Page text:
Central hypotheses to be tested for the whole complex hence include whether observed genetic and phenetic variation is intraspecific vs. interspecific and whether or not gene flow occurs among species, recently and/or in the evolution of the complex. Via an interdisciplinary, integrative approach the project aims at (i) definitive species delimitations including taxonomic acts, and (ii) elucidation of the evolutionary patterns that shaped the cryptic diversity (e.g., parallel evolution? convergence? plesiomorphy? introgression?) and how they were mediated (e.g., palaeoclimatic dynamics? ecological niche shifts? interspecific competition?).
Collaborators include Birgit Schlick-Steiner (University of Innsbruck; PhD supervision), Bernhard Seifert (Senckenberg Museum of Natural History Goerlitz; morphometry and taxonomy), Lacey Knowles (University of Michigan; coupled phylogeographic and ecological niche modelling), Karl Moder (University of Applied Life Sciences and Natural Resources Vienna; statistics), Florian Steiner (University of Innsbruck; project coordination).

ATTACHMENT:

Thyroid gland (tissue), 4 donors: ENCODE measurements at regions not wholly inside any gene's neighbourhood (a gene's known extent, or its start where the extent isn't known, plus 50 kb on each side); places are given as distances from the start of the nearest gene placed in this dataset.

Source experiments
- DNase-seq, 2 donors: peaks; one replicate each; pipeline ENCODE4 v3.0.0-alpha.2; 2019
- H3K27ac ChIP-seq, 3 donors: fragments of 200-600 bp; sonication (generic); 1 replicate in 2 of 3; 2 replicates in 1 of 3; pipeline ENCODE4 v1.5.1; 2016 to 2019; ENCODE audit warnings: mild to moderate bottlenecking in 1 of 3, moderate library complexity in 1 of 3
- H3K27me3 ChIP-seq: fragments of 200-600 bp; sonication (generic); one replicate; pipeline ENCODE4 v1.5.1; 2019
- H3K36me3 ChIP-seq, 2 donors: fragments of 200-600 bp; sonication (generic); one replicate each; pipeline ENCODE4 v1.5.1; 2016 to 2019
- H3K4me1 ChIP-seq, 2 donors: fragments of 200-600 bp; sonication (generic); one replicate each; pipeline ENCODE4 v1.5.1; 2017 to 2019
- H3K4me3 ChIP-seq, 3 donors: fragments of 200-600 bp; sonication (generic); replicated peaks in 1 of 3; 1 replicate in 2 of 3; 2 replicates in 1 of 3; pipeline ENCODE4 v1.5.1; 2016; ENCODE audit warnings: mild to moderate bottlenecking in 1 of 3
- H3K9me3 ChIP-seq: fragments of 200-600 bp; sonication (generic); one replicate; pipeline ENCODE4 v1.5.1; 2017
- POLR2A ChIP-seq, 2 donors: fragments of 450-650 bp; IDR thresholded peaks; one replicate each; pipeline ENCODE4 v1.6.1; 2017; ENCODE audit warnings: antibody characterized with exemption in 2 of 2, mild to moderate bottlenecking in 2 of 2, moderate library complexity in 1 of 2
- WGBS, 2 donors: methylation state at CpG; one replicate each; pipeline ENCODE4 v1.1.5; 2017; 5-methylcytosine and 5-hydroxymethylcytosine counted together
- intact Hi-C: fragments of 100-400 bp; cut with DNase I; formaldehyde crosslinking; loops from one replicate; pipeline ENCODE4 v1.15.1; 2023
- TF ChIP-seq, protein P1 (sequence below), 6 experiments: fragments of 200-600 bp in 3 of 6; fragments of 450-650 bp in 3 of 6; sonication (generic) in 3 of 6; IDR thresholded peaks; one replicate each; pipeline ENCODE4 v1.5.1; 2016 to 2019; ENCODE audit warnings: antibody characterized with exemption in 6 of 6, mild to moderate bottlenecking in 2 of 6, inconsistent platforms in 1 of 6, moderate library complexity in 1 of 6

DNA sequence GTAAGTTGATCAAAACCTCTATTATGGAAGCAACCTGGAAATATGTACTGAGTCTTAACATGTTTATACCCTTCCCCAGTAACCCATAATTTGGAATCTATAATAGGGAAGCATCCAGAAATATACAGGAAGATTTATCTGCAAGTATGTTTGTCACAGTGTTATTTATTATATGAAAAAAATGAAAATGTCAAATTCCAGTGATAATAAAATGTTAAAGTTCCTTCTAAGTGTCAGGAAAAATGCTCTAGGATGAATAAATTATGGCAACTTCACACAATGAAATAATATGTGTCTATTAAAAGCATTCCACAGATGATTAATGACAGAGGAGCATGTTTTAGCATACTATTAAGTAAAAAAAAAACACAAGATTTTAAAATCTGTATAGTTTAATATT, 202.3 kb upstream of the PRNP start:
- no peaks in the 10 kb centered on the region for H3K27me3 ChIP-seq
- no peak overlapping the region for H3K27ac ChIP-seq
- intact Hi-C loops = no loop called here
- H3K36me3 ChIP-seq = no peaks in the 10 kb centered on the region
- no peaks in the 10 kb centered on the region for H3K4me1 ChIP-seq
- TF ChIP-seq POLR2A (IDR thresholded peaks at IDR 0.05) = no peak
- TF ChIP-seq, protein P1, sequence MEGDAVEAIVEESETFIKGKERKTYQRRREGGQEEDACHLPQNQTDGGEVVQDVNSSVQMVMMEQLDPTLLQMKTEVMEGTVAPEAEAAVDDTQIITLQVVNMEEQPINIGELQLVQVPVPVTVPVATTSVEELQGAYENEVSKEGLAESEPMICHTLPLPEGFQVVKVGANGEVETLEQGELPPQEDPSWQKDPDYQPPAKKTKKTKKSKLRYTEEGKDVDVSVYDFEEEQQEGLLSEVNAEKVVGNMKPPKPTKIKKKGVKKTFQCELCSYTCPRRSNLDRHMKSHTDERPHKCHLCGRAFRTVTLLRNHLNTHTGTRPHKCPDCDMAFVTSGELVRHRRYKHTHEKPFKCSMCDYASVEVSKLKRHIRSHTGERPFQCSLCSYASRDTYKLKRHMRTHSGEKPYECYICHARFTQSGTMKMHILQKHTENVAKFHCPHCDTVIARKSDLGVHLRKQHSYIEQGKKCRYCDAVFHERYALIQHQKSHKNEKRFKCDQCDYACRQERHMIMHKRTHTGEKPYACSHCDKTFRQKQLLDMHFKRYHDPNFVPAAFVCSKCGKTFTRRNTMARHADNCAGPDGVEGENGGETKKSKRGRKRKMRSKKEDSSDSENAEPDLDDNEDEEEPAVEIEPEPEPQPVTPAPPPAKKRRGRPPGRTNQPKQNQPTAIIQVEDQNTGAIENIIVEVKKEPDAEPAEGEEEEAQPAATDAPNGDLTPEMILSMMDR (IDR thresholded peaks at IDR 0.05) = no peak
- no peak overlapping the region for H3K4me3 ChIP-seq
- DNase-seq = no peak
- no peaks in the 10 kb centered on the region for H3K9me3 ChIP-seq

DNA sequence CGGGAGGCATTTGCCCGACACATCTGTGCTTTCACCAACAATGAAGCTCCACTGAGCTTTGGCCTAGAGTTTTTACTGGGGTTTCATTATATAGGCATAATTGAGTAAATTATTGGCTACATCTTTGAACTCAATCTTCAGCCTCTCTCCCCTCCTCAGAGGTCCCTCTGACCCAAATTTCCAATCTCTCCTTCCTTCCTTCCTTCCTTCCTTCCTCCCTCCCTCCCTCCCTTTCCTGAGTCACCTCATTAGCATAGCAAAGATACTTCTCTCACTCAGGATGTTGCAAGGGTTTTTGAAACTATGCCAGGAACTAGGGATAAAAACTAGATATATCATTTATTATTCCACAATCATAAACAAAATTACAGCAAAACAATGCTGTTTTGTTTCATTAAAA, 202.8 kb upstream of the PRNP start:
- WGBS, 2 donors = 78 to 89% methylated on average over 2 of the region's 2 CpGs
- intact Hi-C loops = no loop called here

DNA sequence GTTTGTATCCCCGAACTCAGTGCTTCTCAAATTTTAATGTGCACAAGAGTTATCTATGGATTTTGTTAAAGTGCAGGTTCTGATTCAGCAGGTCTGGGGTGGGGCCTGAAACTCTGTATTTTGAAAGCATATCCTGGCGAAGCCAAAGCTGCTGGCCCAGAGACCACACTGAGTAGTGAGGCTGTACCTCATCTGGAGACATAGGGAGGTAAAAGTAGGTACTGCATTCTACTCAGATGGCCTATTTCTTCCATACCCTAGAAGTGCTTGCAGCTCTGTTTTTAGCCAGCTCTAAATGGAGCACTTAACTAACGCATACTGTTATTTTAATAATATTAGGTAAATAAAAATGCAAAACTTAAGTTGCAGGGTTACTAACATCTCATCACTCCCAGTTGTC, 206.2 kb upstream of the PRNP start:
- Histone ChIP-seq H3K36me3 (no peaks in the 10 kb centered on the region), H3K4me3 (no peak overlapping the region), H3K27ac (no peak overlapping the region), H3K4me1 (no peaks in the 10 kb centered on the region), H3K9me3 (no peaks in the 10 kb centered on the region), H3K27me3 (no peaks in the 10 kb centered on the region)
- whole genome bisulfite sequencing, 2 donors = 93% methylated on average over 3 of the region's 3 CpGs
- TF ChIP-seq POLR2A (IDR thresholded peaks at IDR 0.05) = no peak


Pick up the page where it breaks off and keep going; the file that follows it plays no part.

Schlick-Steiner et al 2006 Molecular Phylogenetics and Evolution 40:259-273
Schlick-Steiner et al 2007 Trends in Ecology and Evolution 22: 391-392
Moder et al 2007 Journal of Zoological Systematics and Evolutionary Research 45: 82-87
Steiner et al 2006 Myrmecologische Nachrichten 8: 175-180
Steiner et al 2008 Conservation Genetics 9: 757-759
Schlick-Steiner et al 2007 Biological Journal of the Linnean Society 91: 247-255
Steiner et al 2008 Diversity and Distributions 14: 538-545
***How to apply***